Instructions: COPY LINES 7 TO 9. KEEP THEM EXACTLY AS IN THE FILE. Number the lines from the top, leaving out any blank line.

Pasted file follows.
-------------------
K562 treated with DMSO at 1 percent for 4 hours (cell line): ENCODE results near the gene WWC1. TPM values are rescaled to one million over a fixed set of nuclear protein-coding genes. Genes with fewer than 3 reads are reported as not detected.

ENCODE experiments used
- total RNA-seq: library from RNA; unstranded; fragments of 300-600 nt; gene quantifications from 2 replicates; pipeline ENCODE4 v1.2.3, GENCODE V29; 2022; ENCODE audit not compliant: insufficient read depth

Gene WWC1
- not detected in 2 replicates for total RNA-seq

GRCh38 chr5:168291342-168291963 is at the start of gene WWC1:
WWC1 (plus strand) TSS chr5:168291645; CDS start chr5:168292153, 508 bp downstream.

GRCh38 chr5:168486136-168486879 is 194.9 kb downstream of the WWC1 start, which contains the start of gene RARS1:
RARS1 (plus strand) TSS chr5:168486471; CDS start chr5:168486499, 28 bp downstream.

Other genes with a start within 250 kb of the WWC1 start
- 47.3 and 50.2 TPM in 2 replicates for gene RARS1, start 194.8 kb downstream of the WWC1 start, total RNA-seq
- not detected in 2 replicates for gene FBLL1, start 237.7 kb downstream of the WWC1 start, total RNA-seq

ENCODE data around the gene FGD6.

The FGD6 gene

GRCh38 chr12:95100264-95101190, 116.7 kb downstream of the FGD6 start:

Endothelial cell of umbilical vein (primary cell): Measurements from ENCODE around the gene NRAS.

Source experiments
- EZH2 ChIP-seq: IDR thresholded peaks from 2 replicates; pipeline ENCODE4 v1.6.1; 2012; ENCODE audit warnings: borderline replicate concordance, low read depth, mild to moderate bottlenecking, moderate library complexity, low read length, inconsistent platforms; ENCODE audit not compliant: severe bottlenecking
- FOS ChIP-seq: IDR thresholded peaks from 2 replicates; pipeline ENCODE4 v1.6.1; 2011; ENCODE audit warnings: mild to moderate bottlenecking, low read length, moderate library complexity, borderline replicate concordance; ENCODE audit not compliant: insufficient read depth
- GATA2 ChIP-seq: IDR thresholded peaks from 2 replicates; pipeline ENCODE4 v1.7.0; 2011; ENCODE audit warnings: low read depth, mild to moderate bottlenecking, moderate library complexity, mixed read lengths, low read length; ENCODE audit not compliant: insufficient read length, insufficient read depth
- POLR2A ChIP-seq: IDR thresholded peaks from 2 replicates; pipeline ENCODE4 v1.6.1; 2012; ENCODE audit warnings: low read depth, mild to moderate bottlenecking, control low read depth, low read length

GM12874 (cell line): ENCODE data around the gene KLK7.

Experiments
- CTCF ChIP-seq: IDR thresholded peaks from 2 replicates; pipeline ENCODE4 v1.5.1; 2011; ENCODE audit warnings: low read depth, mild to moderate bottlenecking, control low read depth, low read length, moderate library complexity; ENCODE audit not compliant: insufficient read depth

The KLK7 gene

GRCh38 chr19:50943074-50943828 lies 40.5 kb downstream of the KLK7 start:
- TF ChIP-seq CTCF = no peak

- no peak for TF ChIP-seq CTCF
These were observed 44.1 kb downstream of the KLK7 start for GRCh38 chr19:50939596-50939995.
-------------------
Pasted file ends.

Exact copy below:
WWC1 (plus strand) TSS chr5:168291645; CDS start chr5:168292153, 508 bp downstream.

GRCh38 chr5:168486136-168486879 is 194.9 kb downstream of the WWC1 start, which contains the start of gene RARS1:
RARS1 (plus strand) TSS chr5:168486471; CDS start chr5:168486499, 28 bp downstream.